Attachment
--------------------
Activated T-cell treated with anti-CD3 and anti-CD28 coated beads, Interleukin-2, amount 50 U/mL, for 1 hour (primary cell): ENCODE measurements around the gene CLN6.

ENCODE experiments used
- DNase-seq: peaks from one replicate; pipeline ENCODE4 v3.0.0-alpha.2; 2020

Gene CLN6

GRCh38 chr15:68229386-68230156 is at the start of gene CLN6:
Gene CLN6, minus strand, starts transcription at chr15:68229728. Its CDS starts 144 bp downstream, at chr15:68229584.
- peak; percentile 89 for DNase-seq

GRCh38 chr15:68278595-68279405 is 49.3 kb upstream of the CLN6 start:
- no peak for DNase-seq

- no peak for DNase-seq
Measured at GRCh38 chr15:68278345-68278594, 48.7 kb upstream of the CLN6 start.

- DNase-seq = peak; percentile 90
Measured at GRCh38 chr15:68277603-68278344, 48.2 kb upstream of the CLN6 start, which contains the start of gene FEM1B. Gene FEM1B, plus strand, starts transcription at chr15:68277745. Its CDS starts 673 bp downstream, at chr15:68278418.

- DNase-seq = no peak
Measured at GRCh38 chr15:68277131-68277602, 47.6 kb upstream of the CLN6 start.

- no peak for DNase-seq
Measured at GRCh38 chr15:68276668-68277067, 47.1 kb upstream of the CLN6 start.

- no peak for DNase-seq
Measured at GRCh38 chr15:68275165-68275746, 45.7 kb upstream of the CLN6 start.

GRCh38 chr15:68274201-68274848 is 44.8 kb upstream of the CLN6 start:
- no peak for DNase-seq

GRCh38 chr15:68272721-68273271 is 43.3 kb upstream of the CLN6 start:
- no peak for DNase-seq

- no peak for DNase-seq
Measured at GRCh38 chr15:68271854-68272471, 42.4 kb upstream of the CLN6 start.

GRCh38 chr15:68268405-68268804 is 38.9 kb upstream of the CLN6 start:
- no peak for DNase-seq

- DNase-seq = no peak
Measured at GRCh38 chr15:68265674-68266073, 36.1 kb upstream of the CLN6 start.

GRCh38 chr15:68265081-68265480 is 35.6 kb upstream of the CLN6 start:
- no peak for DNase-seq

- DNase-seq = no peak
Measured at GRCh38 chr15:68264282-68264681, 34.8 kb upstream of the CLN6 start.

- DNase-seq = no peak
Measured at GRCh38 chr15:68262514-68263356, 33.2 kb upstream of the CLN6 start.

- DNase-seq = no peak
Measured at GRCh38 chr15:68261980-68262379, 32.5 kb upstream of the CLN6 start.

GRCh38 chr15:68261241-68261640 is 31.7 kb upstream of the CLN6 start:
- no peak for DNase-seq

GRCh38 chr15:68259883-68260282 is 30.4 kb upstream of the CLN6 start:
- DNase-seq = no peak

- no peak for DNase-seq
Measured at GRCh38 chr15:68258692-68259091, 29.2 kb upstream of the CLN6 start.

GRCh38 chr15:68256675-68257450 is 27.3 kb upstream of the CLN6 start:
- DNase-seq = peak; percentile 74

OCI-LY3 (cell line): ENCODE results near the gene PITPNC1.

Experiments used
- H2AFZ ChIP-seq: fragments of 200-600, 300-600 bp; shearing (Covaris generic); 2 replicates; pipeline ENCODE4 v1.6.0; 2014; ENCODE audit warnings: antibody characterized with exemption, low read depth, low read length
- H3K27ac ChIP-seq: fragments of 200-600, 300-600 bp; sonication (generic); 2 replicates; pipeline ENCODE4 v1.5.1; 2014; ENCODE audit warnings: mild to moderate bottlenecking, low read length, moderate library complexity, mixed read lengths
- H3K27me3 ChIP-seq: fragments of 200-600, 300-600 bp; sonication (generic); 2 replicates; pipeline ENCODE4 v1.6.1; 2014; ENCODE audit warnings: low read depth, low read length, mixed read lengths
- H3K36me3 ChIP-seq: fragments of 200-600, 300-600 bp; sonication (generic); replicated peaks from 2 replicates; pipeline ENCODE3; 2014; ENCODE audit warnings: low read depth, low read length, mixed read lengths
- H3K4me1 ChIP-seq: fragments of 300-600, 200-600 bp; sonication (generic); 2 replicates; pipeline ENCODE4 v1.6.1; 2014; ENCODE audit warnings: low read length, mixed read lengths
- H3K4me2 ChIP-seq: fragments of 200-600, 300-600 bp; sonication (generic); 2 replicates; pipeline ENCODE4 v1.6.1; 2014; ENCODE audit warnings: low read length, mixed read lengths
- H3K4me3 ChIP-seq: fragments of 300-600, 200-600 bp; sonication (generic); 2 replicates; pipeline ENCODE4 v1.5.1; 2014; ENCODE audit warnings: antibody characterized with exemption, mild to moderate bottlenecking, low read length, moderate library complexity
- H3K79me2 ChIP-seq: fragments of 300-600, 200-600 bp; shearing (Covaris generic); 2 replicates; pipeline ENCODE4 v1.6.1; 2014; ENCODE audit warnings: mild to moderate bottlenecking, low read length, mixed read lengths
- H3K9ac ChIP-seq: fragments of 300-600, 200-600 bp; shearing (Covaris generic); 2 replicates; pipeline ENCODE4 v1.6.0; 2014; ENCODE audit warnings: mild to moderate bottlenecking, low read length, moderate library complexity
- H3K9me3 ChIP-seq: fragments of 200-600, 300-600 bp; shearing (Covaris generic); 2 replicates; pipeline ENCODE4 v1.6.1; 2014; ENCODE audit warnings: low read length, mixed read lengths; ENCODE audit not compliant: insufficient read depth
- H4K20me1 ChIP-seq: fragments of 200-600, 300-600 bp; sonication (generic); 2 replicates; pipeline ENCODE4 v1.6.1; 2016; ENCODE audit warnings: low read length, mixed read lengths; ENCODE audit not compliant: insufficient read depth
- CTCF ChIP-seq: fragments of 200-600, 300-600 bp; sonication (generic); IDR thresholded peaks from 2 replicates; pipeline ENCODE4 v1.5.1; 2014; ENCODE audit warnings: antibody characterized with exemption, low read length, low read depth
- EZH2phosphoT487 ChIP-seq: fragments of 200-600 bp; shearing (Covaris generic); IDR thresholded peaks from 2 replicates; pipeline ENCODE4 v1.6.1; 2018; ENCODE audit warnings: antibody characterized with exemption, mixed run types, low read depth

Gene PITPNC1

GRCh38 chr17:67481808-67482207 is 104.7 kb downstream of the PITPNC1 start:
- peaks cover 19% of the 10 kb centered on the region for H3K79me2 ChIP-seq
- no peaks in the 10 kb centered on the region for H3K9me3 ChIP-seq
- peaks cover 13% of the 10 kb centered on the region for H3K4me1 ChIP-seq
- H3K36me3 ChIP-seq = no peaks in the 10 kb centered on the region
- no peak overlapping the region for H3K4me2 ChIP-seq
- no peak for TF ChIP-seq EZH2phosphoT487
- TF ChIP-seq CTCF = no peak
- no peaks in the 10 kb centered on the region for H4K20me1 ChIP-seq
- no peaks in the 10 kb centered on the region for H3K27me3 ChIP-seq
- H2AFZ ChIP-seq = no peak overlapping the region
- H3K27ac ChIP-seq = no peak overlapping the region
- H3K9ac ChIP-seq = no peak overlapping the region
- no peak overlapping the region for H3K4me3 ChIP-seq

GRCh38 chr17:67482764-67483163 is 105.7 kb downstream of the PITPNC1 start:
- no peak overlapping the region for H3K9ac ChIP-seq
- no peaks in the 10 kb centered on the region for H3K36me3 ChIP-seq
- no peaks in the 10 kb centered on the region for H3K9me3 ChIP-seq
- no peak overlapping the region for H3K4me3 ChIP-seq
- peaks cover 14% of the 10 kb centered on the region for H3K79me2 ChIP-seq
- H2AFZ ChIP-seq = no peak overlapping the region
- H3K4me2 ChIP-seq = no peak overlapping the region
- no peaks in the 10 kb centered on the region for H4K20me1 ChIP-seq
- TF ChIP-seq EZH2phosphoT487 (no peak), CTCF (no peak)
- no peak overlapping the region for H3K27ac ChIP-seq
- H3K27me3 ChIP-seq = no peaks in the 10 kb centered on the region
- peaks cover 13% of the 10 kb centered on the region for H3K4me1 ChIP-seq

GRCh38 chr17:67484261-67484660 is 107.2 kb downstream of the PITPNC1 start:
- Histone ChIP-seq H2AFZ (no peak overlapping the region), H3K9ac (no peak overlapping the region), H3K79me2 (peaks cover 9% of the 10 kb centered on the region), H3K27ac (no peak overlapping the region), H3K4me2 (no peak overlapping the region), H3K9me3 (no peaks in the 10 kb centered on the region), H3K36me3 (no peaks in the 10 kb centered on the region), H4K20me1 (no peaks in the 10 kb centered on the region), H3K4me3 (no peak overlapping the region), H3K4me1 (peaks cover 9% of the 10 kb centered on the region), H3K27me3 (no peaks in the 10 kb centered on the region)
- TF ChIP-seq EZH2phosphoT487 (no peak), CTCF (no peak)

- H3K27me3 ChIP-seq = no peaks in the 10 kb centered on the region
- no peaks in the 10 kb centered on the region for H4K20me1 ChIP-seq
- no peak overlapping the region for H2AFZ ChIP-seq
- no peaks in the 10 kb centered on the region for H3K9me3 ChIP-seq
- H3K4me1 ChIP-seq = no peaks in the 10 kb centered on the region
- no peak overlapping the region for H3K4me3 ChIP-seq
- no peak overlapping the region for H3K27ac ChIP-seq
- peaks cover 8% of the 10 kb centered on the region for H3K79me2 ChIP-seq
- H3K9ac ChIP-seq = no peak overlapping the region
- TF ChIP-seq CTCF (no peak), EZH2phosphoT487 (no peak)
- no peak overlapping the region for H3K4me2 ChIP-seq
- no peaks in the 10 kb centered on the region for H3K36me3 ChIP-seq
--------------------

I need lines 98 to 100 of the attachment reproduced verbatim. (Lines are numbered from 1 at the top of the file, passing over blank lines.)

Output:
- no peak overlapping the region for H3K27ac ChIP-seq
- peaks cover 8% of the 10 kb centered on the region for H3K79me2 ChIP-seq
- H3K9ac ChIP-seq = no peak overlapping the region